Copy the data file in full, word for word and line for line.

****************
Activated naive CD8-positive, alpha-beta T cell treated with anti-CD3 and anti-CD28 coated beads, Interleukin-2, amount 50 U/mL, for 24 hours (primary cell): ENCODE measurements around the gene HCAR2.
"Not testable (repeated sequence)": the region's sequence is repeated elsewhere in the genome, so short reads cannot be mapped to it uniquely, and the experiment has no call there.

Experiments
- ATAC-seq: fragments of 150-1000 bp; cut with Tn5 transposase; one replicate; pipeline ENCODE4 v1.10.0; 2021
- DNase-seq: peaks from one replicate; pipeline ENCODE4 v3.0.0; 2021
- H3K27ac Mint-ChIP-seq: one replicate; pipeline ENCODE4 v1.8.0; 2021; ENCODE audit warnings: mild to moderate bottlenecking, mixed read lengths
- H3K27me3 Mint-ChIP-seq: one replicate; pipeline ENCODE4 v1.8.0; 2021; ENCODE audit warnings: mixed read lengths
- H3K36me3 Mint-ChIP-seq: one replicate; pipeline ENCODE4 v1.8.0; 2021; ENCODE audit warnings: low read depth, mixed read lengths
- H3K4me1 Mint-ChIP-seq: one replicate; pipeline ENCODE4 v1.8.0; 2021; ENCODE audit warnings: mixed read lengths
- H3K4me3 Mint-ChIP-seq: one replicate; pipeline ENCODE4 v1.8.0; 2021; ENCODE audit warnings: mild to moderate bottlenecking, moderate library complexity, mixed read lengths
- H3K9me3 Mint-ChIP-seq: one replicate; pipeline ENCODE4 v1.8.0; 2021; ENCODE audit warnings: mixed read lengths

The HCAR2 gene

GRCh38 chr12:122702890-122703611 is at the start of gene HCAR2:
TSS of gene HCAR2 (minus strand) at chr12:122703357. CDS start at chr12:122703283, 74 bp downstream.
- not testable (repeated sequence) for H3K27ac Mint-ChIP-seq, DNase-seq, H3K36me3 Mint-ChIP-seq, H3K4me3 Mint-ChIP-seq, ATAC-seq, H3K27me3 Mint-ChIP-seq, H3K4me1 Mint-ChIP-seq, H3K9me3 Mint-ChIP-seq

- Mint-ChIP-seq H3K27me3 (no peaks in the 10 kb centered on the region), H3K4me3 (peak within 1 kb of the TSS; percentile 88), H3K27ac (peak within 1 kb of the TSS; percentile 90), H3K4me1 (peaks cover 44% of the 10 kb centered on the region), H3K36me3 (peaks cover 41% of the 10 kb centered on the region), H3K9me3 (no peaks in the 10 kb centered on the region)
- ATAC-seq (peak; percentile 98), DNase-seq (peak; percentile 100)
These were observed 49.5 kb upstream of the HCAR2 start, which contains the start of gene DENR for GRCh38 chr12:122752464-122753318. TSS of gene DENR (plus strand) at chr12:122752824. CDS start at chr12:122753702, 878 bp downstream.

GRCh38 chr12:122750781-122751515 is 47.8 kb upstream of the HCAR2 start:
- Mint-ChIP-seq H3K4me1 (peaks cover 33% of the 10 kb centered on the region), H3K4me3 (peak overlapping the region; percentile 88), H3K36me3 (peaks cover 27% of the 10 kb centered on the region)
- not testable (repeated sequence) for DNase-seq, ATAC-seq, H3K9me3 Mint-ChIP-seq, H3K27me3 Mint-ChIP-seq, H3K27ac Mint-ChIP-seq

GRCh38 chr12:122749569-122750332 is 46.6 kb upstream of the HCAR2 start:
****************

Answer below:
Activated naive CD8-positive, alpha-beta T cell treated with anti-CD3 and anti-CD28 coated beads, Interleukin-2, amount 50 U/mL, for 24 hours (primary cell): ENCODE measurements around the gene HCAR2.
"Not testable (repeated sequence)": the region's sequence is repeated elsewhere in the genome, so short reads cannot be mapped to it uniquely, and the experiment has no call there.

Experiments
- ATAC-seq: fragments of 150-1000 bp; cut with Tn5 transposase; one replicate; pipeline ENCODE4 v1.10.0; 2021
- DNase-seq: peaks from one replicate; pipeline ENCODE4 v3.0.0; 2021
- H3K27ac Mint-ChIP-seq: one replicate; pipeline ENCODE4 v1.8.0; 2021; ENCODE audit warnings: mild to moderate bottlenecking, mixed read lengths
- H3K27me3 Mint-ChIP-seq: one replicate; pipeline ENCODE4 v1.8.0; 2021; ENCODE audit warnings: mixed read lengths
- H3K36me3 Mint-ChIP-seq: one replicate; pipeline ENCODE4 v1.8.0; 2021; ENCODE audit warnings: low read depth, mixed read lengths
- H3K4me1 Mint-ChIP-seq: one replicate; pipeline ENCODE4 v1.8.0; 2021; ENCODE audit warnings: mixed read lengths
- H3K4me3 Mint-ChIP-seq: one replicate; pipeline ENCODE4 v1.8.0; 2021; ENCODE audit warnings: mild to moderate bottlenecking, moderate library complexity, mixed read lengths
- H3K9me3 Mint-ChIP-seq: one replicate; pipeline ENCODE4 v1.8.0; 2021; ENCODE audit warnings: mixed read lengths

The HCAR2 gene

GRCh38 chr12:122702890-122703611 is at the start of gene HCAR2:
TSS of gene HCAR2 (minus strand) at chr12:122703357. CDS start at chr12:122703283, 74 bp downstream.
- not testable (repeated sequence) for H3K27ac Mint-ChIP-seq, DNase-seq, H3K36me3 Mint-ChIP-seq, H3K4me3 Mint-ChIP-seq, ATAC-seq, H3K27me3 Mint-ChIP-seq, H3K4me1 Mint-ChIP-seq, H3K9me3 Mint-ChIP-seq

- Mint-ChIP-seq H3K27me3 (no peaks in the 10 kb centered on the region), H3K4me3 (peak within 1 kb of the TSS; percentile 88), H3K27ac (peak within 1 kb of the TSS; percentile 90), H3K4me1 (peaks cover 44% of the 10 kb centered on the region), H3K36me3 (peaks cover 41% of the 10 kb centered on the region), H3K9me3 (no peaks in the 10 kb centered on the region)
- ATAC-seq (peak; percentile 98), DNase-seq (peak; percentile 100)
These were observed 49.5 kb upstream of the HCAR2 start, which contains the start of gene DENR for GRCh38 chr12:122752464-122753318. TSS of gene DENR (plus strand) at chr12:122752824. CDS start at chr12:122753702, 878 bp downstream.

GRCh38 chr12:122750781-122751515 is 47.8 kb upstream of the HCAR2 start:
- Mint-ChIP-seq H3K4me1 (peaks cover 33% of the 10 kb centered on the region), H3K4me3 (peak overlapping the region; percentile 88), H3K36me3 (peaks cover 27% of the 10 kb centered on the region)
- not testable (repeated sequence) for DNase-seq, ATAC-seq, H3K9me3 Mint-ChIP-seq, H3K27me3 Mint-ChIP-seq, H3K27ac Mint-ChIP-seq

GRCh38 chr12:122749569-122750332 is 46.6 kb upstream of the HCAR2 start: